A New Zealand support programme that sends text messages to people with type 1 and type 2 diabetes helps to reduce HbA1c levels, a trial reports.
The University of Auckland study aimed to assess whether a text message-based, self-management programme would help people with diabetes to manage their condition.
The text messages were tailored to each of the 366 adults taking part in the study, covering education as well as prompts about healthy eating and reminders to exercise, monitor blood glucose levels and manage stress.
The participants were spilt into two groups to assess whether the text messages worked over nine months; 65% had type 2 diabetes and 35% had type 1 diabetes. The other group received standard care.
The electronic messages were cited as helping the participants get their HbA1c down by an average of 8.8 mmol/mol, compared to a reduction of 4.0 mmol/mol in the standard care group.
Of those who received text messages, 97% said they would recommend the programme.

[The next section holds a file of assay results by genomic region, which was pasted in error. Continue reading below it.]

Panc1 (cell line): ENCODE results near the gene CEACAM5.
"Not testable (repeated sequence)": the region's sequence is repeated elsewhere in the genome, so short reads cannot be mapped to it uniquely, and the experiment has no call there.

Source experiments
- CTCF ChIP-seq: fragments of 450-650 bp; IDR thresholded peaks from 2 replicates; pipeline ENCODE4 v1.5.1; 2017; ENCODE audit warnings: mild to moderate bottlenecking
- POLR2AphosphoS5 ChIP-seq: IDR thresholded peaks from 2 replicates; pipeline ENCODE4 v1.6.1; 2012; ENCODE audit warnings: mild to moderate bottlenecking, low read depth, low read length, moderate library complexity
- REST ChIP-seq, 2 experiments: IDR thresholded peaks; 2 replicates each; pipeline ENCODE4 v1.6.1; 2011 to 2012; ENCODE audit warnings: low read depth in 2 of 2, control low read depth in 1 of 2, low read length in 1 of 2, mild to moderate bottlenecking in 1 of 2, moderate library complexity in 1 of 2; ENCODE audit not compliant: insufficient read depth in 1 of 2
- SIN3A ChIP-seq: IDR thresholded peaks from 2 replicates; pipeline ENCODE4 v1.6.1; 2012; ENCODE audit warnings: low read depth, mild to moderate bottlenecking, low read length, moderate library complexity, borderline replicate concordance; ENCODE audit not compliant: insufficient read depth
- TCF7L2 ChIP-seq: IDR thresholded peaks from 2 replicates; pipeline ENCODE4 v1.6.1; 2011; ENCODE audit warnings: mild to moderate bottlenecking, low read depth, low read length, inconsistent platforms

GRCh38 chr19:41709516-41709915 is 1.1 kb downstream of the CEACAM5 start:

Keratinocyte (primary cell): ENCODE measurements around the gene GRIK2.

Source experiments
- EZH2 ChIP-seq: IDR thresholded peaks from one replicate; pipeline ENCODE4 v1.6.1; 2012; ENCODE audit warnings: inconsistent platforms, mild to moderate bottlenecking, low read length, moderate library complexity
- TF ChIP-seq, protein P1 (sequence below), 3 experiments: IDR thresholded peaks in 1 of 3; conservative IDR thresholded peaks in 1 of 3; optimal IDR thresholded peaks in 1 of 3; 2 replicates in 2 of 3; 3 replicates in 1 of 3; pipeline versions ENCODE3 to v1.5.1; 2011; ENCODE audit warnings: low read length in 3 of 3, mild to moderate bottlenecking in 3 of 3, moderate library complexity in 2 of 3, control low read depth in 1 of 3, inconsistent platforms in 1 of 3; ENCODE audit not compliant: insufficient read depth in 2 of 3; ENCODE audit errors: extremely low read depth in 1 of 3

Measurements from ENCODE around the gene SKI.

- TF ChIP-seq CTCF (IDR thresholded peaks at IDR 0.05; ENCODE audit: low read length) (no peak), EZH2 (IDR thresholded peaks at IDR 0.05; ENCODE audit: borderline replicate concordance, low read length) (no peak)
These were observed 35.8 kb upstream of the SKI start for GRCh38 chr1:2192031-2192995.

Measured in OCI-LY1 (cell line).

Researcher Dr Rosie Dobson said: “Supporting people to effectively manage their diabetes is essential to reduce the risk of complications of the condition and maximise their quality of life. The flexibility of mobile phones and their adoption into everyday life mean they are an ideal tool in supporting people with diabetes whose condition requires constant management.
“Text messaging has the potential to make personalised support accessible to people when it is most needed within their daily lives. By utilising simple and widespread technology we can make this type of diabetes support accessible to nearly all people with diabetes with minimal barriers.”
Fellow scientist on the study Dr Robyn Whittaker, added: “Diabetes complications can be prevented or delayed with good blood glucose control, which is not only advantageous for a person’s quality of life but will substantially decrease healthcare costs associated with treating or managing the complications.”
The results have been published in the BMJ.
Editor’s note: Our Low Carb Program is also proving how powerful digital health can be. In just under two years, it has demonstrated cost saving of £835 per person, per year, for each person that completes the program through needing less diabetes medication. So far more than 270,000 have signed up and taken part, and results show that people who complete the program reduce their HbA1c by 1.2% (13 mmol/mol), lose 7% of their body weight on average, and one in four people put their type 2 diabetes into remission.

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